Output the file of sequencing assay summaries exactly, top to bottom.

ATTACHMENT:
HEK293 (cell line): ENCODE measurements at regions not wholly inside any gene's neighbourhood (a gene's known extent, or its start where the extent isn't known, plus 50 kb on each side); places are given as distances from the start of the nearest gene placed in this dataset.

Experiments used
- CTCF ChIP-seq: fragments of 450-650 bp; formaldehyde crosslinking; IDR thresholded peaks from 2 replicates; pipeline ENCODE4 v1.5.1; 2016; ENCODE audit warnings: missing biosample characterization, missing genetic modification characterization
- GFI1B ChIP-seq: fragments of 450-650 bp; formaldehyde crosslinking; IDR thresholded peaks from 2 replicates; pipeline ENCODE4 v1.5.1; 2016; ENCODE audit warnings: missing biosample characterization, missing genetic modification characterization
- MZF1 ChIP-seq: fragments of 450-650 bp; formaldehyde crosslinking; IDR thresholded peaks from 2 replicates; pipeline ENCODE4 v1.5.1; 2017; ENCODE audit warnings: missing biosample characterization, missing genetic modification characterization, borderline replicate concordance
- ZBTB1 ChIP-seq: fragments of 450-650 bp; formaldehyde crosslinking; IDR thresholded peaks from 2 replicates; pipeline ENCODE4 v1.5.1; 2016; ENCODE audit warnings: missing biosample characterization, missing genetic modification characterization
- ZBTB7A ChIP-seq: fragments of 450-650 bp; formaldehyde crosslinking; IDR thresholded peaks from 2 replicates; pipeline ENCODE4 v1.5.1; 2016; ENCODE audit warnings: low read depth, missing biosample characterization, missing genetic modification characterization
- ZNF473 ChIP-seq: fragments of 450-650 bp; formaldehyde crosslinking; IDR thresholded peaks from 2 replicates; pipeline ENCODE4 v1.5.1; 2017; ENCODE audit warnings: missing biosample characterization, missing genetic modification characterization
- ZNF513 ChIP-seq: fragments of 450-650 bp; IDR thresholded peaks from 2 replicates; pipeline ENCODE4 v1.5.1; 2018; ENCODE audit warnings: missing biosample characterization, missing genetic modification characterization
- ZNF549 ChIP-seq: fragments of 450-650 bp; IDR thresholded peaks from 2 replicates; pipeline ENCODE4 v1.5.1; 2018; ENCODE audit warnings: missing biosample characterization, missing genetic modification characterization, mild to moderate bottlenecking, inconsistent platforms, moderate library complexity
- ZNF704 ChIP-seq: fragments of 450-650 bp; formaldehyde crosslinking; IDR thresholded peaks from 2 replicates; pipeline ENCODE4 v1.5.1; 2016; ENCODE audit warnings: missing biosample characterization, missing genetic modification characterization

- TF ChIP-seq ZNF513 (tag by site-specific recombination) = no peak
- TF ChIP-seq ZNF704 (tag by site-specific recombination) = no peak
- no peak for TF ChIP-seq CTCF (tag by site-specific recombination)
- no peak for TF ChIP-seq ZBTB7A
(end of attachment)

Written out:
HEK293 (cell line): ENCODE measurements at regions not wholly inside any gene's neighbourhood (a gene's known extent, or its start where the extent isn't known, plus 50 kb on each side); places are given as distances from the start of the nearest gene placed in this dataset.

Experiments used
- CTCF ChIP-seq: fragments of 450-650 bp; formaldehyde crosslinking; IDR thresholded peaks from 2 replicates; pipeline ENCODE4 v1.5.1; 2016; ENCODE audit warnings: missing biosample characterization, missing genetic modification characterization
- GFI1B ChIP-seq: fragments of 450-650 bp; formaldehyde crosslinking; IDR thresholded peaks from 2 replicates; pipeline ENCODE4 v1.5.1; 2016; ENCODE audit warnings: missing biosample characterization, missing genetic modification characterization
- MZF1 ChIP-seq: fragments of 450-650 bp; formaldehyde crosslinking; IDR thresholded peaks from 2 replicates; pipeline ENCODE4 v1.5.1; 2017; ENCODE audit warnings: missing biosample characterization, missing genetic modification characterization, borderline replicate concordance
- ZBTB1 ChIP-seq: fragments of 450-650 bp; formaldehyde crosslinking; IDR thresholded peaks from 2 replicates; pipeline ENCODE4 v1.5.1; 2016; ENCODE audit warnings: missing biosample characterization, missing genetic modification characterization
- ZBTB7A ChIP-seq: fragments of 450-650 bp; formaldehyde crosslinking; IDR thresholded peaks from 2 replicates; pipeline ENCODE4 v1.5.1; 2016; ENCODE audit warnings: low read depth, missing biosample characterization, missing genetic modification characterization
- ZNF473 ChIP-seq: fragments of 450-650 bp; formaldehyde crosslinking; IDR thresholded peaks from 2 replicates; pipeline ENCODE4 v1.5.1; 2017; ENCODE audit warnings: missing biosample characterization, missing genetic modification characterization
- ZNF513 ChIP-seq: fragments of 450-650 bp; IDR thresholded peaks from 2 replicates; pipeline ENCODE4 v1.5.1; 2018; ENCODE audit warnings: missing biosample characterization, missing genetic modification characterization
- ZNF549 ChIP-seq: fragments of 450-650 bp; IDR thresholded peaks from 2 replicates; pipeline ENCODE4 v1.5.1; 2018; ENCODE audit warnings: missing biosample characterization, missing genetic modification characterization, mild to moderate bottlenecking, inconsistent platforms, moderate library complexity
- ZNF704 ChIP-seq: fragments of 450-650 bp; formaldehyde crosslinking; IDR thresholded peaks from 2 replicates; pipeline ENCODE4 v1.5.1; 2016; ENCODE audit warnings: missing biosample characterization, missing genetic modification characterization

- TF ChIP-seq ZNF513 (tag by site-specific recombination) = no peak
- TF ChIP-seq ZNF704 (tag by site-specific recombination) = no peak
- no peak for TF ChIP-seq CTCF (tag by site-specific recombination)
- no peak for TF ChIP-seq ZBTB7A